Without Good Copy, Typography is Useless

There are plenty of blogs that showcase pretty typefaces and suggest techniques to refine your legibility. Some even (rightly) say that text is a user interface. Although I wholeheartedly agree that typography can make a website beautiful, there’s a step that seems to get missed out in a lot of these articles – good copy.

Good copy lends itself to good typography

Here’s an example:

Screenshot of copy pasted in to content area without thought

At first glance it looks pretty terrible, but actually the copy isn’t too bad. Lets see what we can do when we’ve got a good starting point.

With a bit of reorganising the section is already looking a lot more readable. I’ve made the list of associations in to a vertical list instead of buried in the explanation text, and abstracted the key message and positioned it like a byline. I’ve also split up the copy in to really short digestible chunks – each making a single point.

Screenshot of copy reorganised in to sensible chunks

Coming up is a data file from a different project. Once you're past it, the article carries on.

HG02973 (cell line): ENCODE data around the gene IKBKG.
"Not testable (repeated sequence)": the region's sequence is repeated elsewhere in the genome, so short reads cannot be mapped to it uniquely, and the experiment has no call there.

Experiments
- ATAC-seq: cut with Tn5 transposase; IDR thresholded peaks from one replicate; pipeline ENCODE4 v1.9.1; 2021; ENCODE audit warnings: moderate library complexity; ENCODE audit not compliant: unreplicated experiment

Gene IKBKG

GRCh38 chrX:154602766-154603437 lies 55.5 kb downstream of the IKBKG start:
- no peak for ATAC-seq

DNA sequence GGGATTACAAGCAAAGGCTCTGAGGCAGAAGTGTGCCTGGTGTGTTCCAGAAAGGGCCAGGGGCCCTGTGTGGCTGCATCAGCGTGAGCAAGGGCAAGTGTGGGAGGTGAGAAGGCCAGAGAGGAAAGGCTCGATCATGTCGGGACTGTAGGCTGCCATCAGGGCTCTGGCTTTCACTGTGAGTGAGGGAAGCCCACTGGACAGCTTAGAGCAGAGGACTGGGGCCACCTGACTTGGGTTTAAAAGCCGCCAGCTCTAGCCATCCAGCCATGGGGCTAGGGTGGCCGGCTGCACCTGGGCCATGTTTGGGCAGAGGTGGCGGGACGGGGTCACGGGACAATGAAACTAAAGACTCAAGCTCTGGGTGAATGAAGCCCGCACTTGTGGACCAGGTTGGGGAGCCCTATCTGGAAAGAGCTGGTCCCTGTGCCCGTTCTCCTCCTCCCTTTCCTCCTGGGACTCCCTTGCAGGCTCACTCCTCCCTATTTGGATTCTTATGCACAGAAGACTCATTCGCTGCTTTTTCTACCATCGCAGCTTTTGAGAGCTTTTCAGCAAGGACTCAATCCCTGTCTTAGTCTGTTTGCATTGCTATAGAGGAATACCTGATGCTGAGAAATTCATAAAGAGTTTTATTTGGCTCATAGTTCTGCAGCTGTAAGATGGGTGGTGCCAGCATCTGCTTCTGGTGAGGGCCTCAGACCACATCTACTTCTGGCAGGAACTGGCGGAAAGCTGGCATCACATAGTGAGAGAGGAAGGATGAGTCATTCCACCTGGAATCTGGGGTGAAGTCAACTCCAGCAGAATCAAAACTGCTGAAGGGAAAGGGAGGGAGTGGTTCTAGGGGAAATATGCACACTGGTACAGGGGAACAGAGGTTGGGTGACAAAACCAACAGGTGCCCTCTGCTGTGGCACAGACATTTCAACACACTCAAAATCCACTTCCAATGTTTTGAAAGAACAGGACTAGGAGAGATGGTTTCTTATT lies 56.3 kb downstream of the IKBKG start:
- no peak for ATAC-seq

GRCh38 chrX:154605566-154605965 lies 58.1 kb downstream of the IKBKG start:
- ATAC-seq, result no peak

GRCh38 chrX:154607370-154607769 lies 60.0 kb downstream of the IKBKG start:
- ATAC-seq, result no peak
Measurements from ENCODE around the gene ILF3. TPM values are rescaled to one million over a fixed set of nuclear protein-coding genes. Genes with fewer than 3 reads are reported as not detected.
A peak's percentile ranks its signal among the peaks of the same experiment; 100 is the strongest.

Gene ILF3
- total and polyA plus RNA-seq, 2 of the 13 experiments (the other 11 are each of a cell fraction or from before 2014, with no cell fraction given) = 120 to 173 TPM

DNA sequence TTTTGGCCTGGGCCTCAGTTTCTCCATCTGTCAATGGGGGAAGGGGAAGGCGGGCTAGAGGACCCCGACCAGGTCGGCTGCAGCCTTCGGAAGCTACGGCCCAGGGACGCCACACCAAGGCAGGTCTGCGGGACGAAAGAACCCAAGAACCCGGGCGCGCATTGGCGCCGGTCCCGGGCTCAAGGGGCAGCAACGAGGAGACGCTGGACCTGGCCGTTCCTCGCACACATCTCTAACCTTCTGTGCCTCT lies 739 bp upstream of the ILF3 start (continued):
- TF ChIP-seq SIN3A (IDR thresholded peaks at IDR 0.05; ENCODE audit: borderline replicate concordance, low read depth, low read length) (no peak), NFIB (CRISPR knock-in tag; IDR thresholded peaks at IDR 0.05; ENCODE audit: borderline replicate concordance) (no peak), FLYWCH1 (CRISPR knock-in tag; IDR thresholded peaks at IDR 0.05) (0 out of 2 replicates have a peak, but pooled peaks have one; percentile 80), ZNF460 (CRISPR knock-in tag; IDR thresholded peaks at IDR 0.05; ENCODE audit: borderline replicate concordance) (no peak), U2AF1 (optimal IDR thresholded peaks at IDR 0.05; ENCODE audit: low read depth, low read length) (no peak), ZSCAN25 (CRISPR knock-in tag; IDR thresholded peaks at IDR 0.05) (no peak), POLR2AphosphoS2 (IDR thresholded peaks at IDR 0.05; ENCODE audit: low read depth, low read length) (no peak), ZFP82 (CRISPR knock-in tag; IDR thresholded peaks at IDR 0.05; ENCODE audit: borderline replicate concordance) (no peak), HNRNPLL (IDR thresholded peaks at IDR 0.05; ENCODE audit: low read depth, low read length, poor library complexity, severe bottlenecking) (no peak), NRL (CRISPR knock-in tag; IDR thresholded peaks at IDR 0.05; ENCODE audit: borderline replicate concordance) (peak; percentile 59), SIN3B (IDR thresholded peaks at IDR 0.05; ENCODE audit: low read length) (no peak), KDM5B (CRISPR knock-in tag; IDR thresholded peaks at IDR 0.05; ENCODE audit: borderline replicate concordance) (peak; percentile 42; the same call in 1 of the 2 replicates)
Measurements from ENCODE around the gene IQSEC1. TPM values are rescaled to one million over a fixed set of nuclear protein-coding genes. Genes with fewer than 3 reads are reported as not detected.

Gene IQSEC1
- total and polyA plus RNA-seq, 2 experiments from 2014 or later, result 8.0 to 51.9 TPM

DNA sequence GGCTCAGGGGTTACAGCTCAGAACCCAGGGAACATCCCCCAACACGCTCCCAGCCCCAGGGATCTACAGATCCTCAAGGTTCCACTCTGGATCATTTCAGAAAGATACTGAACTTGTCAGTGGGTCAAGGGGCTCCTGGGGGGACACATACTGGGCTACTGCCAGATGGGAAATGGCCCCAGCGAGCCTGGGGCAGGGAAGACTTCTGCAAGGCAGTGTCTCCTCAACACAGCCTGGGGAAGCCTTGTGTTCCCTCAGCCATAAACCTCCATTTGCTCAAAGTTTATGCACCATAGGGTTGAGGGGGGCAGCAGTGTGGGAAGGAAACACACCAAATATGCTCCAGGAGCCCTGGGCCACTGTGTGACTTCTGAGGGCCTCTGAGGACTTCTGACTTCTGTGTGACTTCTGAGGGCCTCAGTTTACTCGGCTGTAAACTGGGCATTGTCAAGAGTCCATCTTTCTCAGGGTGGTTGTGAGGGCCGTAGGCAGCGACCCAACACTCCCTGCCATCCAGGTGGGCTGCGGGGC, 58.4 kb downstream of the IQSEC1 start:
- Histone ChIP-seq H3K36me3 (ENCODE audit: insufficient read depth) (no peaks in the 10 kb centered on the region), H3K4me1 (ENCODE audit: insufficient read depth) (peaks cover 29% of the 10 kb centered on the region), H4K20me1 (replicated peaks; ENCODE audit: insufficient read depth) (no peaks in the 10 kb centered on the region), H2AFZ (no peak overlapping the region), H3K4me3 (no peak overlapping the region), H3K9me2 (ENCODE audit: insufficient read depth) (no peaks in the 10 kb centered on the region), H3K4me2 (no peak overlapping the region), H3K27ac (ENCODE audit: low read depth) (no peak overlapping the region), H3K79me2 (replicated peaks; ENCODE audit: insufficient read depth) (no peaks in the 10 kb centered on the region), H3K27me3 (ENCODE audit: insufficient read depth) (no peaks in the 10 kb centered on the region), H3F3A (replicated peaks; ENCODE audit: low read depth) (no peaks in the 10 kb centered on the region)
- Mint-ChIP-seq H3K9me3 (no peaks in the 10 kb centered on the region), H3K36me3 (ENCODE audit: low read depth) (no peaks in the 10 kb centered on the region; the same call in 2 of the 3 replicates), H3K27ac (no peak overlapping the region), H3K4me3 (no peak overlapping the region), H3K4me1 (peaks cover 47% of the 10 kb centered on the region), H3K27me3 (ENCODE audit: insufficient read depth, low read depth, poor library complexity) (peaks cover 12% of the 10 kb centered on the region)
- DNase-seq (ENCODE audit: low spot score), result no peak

The most important information is that there are a bunch of groups people can join, so I’ve given these some more weight.

Screenshot of copy with highlighted key points

It’s looking much better now. The key points are highlighted, and users can scan through the list of associations to see if any are relevant. The explanation text in the right column still looks lost though.

As each chunk is written as a loose sentence the key point falls at the beginning. You can highlight these clauses to bring a bit of attention to the explanations without needing to highlight the whole lot — distracting from the more important parts highlighted earlier.

Screenshot of final version of copy with explanation text given more weight

Now the copy is taken care of all thats left to do is work on the typography and add a nice big call to action button to move people to sign up.

Pay attention to the copy and the typography will come naturally. No typeface, leading or kerning will make bad copy work well.